Brown Patch Grass Disease


A lawn is often a homeowner's largest face to the world, a representation of his commitment to keeping the community and his home beautiful. Diseases on a lawn can be a frustrating problem because they can often be difficult to diagnose and fix. Brown patch grass disease is a common disease in many types of lawn grass. It is caused by a specific set of conditions and can be treated fairly easily using a good watering technique.


Brown patch grass disease is characterized by circular patches of grass that has turned brown. When observed up close, unmowed grass blades will have brown leaf tips and damage on the bodies of the leaves. According to "The Lawn Bible" by David R. Mellor, when mowed, grass affected by brown patch grass disease may exhibit a bluish-colored ring around the perimeter of the affected area.


The brown patches are caused by a lawn disease called rhizoctonia blight. According to the North Dakota State University guide, "Lawn Diseases," brown patch grass disease is caused by a fungus called Rhizoctonia solani. Factors that may contribute to a rhizoctonia infection include dull lawnmower blades, too-frequent watering and temperatures that stay above 65 degrees Fahrenheit in the evening.


Methods to prevent brown patch grass disease caused by Rhizoctonia solani fungus include watering the grass early in the morning and waiting until the grass is dry before watering again, and avoiding night watering. If the brown patches are accumulating in an area under trees or shrubbery, trimming the foliage back may help increase sunlight and the flow of air in the area, which may help to more quickly dry the grass before evening.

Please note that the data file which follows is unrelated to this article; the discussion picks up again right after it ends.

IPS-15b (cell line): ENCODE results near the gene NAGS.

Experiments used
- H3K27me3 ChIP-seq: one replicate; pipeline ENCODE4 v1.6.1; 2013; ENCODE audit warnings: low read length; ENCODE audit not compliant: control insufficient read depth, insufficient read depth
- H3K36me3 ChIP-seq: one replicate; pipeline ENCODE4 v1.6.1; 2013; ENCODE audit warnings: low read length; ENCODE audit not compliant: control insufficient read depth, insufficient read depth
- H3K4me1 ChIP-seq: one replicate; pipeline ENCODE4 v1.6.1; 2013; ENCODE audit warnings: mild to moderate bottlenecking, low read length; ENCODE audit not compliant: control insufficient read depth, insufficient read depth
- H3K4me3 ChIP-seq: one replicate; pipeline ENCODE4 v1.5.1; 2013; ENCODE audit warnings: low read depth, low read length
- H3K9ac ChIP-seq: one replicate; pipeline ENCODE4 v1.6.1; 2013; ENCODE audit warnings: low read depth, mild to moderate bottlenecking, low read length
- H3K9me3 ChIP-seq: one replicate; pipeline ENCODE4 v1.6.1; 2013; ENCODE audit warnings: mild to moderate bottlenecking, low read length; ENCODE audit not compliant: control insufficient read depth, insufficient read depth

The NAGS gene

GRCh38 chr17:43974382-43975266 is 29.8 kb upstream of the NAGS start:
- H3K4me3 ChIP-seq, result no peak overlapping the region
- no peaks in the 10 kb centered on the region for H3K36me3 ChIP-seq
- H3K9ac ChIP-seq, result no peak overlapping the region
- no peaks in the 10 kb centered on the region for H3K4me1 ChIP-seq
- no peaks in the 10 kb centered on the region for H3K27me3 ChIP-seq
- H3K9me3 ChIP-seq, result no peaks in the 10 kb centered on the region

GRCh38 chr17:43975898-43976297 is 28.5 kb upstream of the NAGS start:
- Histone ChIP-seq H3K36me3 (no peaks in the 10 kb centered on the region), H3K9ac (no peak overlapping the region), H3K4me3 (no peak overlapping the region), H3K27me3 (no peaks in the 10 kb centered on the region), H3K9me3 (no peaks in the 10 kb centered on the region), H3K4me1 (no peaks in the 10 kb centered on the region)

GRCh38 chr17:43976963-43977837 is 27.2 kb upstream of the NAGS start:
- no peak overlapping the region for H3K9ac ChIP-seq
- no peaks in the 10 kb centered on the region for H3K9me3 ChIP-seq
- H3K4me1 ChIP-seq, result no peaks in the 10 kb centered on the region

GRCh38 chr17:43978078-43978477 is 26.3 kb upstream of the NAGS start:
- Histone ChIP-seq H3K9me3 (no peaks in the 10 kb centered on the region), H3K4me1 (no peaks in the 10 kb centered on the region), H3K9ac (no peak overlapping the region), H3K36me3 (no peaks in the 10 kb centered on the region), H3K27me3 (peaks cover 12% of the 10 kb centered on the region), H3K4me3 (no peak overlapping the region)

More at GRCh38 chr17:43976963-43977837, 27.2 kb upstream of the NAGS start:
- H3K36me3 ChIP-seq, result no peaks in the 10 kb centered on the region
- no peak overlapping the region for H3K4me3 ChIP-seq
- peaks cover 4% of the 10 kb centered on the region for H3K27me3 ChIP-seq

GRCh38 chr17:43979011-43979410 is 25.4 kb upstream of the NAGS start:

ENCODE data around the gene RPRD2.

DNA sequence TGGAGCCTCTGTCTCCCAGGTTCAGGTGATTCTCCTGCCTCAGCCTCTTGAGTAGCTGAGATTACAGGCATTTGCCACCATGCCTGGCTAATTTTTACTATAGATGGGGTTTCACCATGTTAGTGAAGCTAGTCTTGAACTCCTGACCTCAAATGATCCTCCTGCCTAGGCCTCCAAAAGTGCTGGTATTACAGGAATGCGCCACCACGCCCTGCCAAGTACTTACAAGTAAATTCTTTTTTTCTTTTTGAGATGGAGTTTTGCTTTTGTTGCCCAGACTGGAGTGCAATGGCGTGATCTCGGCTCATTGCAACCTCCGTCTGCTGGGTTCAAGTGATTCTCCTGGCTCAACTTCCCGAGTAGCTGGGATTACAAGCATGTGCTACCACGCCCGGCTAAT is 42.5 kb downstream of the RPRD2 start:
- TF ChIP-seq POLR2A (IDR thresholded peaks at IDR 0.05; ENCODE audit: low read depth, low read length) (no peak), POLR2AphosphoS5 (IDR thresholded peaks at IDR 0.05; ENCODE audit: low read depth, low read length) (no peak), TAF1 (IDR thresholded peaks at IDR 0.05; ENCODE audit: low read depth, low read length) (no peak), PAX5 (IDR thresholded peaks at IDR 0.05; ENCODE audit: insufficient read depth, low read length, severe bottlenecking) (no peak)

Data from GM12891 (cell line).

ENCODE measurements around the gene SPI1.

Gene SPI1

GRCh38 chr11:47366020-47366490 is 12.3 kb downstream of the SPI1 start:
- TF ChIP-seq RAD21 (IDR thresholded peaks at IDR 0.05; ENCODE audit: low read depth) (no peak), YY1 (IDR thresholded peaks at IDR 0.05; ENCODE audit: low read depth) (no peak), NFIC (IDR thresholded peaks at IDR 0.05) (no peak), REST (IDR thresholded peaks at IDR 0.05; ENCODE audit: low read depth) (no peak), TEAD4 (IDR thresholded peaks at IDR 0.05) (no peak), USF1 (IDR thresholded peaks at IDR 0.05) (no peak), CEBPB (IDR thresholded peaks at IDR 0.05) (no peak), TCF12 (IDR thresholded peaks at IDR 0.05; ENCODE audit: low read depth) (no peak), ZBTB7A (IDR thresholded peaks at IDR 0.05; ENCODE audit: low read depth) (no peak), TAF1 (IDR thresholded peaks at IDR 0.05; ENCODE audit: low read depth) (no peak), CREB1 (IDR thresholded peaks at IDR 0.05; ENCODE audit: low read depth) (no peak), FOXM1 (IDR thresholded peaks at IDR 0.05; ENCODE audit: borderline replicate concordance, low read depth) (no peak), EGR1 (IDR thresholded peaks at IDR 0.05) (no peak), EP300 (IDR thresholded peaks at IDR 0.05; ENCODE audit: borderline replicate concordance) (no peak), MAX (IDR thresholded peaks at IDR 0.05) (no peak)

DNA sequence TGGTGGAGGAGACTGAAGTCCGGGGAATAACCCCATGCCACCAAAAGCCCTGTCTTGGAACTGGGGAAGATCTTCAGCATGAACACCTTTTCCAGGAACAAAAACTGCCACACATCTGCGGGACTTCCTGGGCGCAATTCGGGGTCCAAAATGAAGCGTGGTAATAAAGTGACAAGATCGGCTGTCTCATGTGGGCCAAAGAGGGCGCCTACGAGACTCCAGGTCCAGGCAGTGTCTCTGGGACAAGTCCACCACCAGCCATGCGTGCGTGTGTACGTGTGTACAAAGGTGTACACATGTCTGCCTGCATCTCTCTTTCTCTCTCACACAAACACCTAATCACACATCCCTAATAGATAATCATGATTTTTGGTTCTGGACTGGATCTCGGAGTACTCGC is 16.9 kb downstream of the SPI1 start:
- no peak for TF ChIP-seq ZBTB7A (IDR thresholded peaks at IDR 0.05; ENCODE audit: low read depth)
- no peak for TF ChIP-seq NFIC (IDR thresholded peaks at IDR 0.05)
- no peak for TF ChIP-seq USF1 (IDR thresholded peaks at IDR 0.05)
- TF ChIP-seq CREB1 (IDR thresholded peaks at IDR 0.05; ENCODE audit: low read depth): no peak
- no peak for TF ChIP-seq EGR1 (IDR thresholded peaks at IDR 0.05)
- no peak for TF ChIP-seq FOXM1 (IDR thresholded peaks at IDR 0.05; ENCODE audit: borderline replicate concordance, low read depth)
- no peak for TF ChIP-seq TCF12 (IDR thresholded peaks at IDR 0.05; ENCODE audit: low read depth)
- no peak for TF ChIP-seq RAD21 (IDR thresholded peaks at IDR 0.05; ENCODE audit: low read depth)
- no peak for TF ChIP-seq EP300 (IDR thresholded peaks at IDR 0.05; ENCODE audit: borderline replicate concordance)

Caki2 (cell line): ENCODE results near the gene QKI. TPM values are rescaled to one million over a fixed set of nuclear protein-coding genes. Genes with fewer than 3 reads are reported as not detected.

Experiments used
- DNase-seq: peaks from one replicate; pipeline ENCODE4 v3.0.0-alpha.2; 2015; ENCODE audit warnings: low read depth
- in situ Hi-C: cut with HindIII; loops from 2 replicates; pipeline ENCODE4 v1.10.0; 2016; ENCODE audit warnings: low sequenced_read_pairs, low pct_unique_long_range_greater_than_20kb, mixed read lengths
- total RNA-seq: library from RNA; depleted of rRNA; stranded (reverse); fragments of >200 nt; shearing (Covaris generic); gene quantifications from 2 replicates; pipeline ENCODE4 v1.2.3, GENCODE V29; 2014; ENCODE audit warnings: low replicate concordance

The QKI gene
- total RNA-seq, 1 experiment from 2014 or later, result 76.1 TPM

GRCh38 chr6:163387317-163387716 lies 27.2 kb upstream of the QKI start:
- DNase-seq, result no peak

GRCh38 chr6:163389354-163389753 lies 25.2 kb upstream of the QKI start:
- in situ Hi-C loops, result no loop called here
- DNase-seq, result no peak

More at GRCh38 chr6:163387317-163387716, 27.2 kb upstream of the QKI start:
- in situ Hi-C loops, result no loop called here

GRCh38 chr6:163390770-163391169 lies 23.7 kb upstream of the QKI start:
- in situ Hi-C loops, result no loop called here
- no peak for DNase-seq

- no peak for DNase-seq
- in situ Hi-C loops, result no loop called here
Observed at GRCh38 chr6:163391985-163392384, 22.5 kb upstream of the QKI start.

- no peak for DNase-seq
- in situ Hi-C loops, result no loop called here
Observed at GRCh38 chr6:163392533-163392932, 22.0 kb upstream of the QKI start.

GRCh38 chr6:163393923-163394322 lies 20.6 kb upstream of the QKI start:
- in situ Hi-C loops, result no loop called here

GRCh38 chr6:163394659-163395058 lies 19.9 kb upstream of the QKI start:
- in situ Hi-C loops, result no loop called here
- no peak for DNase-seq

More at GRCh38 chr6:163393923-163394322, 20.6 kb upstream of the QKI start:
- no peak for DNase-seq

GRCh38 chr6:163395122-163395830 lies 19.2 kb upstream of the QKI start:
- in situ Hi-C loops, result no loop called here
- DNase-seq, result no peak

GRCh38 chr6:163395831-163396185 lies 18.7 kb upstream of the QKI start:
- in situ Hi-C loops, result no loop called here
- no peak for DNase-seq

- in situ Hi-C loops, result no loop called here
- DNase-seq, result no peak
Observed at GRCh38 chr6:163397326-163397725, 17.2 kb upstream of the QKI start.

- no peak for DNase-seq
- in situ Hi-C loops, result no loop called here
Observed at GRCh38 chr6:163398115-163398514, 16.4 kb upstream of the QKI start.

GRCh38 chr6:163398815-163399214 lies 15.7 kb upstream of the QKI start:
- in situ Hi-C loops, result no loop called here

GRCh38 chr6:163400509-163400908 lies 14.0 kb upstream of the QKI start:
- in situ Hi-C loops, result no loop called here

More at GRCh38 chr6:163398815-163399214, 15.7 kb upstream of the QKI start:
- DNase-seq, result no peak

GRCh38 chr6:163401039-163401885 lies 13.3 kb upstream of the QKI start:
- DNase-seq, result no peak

Types of grass that are most vulnerable to experiencing brown patches under the appropriate conditions include ryegrass and St. Augustine grass, but brown patch grass disease can affect all types of lawn grass.


Dollar spot grass disease is similar in appearance to brown patch grass disease from afar, but the brown patches are smaller in size--usually less than 6 inches in diameter--and white fuzzy fungus is usually present on the grass. According to "The Lawn Bible," dollar spot grass disease is often caused by wet grass and a nitrogen deficiency, and is most common on Kentucky bluegrass.

Keywords: grass disease treatment, lawn disease, Rhizoctonia solani

About this Author

Snowden Trouper is a freelancer who has been writing since 1994. She has been published at and eHow, frequenting topics like gardening, health, music, technology, and travel tips. Trouper holds an Associate of Arts with a journalism focus from Moorpark College and a Bachelor of Arts in the arts from California State University San Marcos.